Things I Wish I’d Known Before Becoming a Designer

This isn’t a post steeped in regret, pause or grudge. Rather, I entered this business quite deliberately, with much enthusiasm and energy.  I never imagined having a job that I truly loved and for which I had Purpose.

I also never had a mentor or Master Designer to work under and learn. My approach has always been to engage industry colleagues for advice. But short of that:

  1. I know when to put the “paintbrush” down and just ship my work, so the world can see it.
  2. I embrace and encourage failures as opportunities to forge ahead – difficult for me learning early on that failure was a synonym for shame.
  3. Have a firm grip on my tribe|audience|peeps who “get me” and, to some extent, I look past the rest.
  4. And I always do remarkable work, with surprise and delight.

I Wish I’d Known How Lucky I Was

I was born with some big talents, maybe in balance without others, like sports. Nevertheless, I pick up skills very quickly and have natural talent for getting things right in a room.

I was one of those students who finished a quiz, exercise or assigned reading early and then had time leftover to myself to read, draw, create. It took me a while to shake that pattern in life, rushing through the dull to reward myself with the Purpose. Back when I worked for the corporate Man, my business was built on mountains of those surplus hours. So I didn’t need to plunge head first into a creative field without a net.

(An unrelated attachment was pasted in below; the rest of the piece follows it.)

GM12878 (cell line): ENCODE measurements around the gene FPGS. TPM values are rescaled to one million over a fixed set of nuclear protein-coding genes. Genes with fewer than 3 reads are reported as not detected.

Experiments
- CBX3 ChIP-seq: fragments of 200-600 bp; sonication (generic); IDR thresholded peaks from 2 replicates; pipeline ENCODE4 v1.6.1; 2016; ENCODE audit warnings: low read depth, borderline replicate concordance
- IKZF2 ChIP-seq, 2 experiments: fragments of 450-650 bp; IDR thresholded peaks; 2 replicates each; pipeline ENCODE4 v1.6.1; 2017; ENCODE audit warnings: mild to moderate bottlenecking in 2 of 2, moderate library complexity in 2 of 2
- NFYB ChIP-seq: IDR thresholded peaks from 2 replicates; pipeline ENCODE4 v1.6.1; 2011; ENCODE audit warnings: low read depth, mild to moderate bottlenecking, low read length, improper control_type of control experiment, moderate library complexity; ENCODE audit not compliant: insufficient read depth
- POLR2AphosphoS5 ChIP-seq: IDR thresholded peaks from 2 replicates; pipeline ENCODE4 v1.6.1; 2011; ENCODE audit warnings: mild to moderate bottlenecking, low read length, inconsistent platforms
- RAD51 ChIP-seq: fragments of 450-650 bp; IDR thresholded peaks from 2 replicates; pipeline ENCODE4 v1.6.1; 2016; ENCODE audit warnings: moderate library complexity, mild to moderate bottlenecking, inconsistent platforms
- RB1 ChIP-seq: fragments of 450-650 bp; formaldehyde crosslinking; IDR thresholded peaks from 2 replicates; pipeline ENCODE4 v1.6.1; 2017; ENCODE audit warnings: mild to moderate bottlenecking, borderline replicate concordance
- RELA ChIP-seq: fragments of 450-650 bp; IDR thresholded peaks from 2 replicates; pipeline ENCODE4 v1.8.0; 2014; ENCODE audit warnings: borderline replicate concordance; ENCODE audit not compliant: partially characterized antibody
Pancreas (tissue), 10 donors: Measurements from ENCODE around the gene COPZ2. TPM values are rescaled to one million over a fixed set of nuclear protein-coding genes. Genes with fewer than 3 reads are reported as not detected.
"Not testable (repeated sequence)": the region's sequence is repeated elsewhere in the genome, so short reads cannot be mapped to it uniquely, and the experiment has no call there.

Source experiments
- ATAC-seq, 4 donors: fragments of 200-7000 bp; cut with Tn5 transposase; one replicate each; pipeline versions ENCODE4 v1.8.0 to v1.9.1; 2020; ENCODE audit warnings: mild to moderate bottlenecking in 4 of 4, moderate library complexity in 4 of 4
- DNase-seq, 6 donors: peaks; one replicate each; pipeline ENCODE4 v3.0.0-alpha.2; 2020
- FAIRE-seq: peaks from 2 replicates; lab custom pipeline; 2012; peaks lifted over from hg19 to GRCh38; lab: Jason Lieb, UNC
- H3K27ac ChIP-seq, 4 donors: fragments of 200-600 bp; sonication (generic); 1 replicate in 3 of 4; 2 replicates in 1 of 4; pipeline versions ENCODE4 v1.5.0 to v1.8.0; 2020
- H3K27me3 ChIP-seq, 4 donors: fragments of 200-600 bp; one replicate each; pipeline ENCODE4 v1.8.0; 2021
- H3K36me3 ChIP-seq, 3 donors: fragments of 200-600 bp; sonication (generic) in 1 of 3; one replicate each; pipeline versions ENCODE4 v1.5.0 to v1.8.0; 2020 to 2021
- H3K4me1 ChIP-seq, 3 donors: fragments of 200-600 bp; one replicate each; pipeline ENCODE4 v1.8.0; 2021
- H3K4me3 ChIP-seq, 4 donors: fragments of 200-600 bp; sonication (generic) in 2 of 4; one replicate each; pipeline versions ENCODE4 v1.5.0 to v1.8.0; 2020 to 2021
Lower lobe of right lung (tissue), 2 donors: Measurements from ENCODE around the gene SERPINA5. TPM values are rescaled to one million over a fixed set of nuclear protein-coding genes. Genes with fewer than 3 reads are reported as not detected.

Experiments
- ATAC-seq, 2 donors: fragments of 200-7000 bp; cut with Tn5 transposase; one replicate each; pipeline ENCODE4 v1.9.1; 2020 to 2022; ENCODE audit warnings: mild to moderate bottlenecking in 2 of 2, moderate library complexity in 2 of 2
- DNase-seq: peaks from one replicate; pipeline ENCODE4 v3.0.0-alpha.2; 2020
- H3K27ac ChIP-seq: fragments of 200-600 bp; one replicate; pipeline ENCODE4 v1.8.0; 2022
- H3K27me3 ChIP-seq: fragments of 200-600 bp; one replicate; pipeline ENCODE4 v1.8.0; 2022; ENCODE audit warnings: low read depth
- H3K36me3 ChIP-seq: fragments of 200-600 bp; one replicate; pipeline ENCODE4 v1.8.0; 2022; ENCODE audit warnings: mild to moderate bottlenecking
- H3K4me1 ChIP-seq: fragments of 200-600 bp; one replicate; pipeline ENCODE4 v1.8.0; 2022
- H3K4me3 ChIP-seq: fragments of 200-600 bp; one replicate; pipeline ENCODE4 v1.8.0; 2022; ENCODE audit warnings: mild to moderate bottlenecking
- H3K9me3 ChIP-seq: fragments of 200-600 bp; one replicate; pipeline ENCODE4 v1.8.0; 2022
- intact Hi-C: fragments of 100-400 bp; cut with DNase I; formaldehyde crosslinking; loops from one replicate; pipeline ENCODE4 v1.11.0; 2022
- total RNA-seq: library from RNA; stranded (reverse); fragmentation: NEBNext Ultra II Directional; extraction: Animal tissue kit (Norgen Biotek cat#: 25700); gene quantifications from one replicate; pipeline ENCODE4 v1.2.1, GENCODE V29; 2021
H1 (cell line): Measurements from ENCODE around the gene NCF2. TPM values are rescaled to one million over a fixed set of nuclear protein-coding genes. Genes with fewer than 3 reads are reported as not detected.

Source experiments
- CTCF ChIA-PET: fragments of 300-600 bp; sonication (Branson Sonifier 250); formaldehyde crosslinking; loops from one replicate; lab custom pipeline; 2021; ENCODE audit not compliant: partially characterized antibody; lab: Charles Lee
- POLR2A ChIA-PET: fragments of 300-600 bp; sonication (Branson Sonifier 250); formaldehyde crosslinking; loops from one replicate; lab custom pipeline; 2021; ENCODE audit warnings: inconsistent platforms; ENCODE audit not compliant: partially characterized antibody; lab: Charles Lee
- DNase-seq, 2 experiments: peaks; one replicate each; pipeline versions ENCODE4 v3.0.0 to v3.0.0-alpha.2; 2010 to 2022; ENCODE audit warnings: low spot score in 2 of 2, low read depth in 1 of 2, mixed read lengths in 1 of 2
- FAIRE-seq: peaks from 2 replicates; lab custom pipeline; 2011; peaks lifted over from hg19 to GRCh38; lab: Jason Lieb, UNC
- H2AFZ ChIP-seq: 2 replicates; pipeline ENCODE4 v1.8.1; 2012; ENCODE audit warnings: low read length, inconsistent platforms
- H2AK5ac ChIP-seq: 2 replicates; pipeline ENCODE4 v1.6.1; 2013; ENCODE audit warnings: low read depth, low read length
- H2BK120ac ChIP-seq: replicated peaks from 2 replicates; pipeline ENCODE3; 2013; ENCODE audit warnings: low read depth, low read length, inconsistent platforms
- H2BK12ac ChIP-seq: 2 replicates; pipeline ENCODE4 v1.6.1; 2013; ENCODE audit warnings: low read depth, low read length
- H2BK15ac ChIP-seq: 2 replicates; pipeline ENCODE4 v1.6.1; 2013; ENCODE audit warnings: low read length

Until I realized I had to and did.

I Wish I’d Known How Demanding People Could Be

Like a bad, bad date, my first run-in with a terrible match came early, thank god. He was happy being unhappy and I couldn’t see that in my efforts to please, until much later. So we parted ways but not without scars.

I attribute much of my success now to knowing my tribe well enough to politely decline those projects and to further recognize a fabulous and joyful, client to welcome them in.

I Wish I’d Known The Process I Know Now

It took me quite some time to develop a way to work that leads a project gracefully from one step to the next. I don’t just create and sell things, but a Promise that I’ll deliver the beauty I say I will in a reasonable increment of time.

Details add up quickly and there’s little room for disorganization, obscurity or uncertainty.

Having a step by step process ensures each project runs in the same manner and that successes are repeatable. Clients love it because they know what comes next, and we love it because we’re able to predict conditions well in advance.

I Wish I’d Known I’d Be Tackling Money Discussions Head-on

I’ll just dramatize this one:

ME: “What have you set aside to spend on this project?” Nice way of saying, “What’s your budget?”

CLIENT: “You tell me. I don’t know what things cost.”

ME: “A lot … But let me clarify by asking another question: How much was that handbag?”

CLIENT: ”A lot … But don’t tell my husband, he doesn’t know.”

ME: “No worries.”

I Wish I’d Started This Blog Earlier

I began writing this in January 2017, now about eight months. My commitment was a blog post a week, which has been admittedly difficult to keep up.

I decided I wanted this to feel more like journal entries of my life and less so “what color is popular” type writing. Frankly, I don’t care about popular anything, and I’ll dodge these types of questions if asked to my face.

Drip by drip, I see the topics accumulate, I just needed to start.

 

 

 

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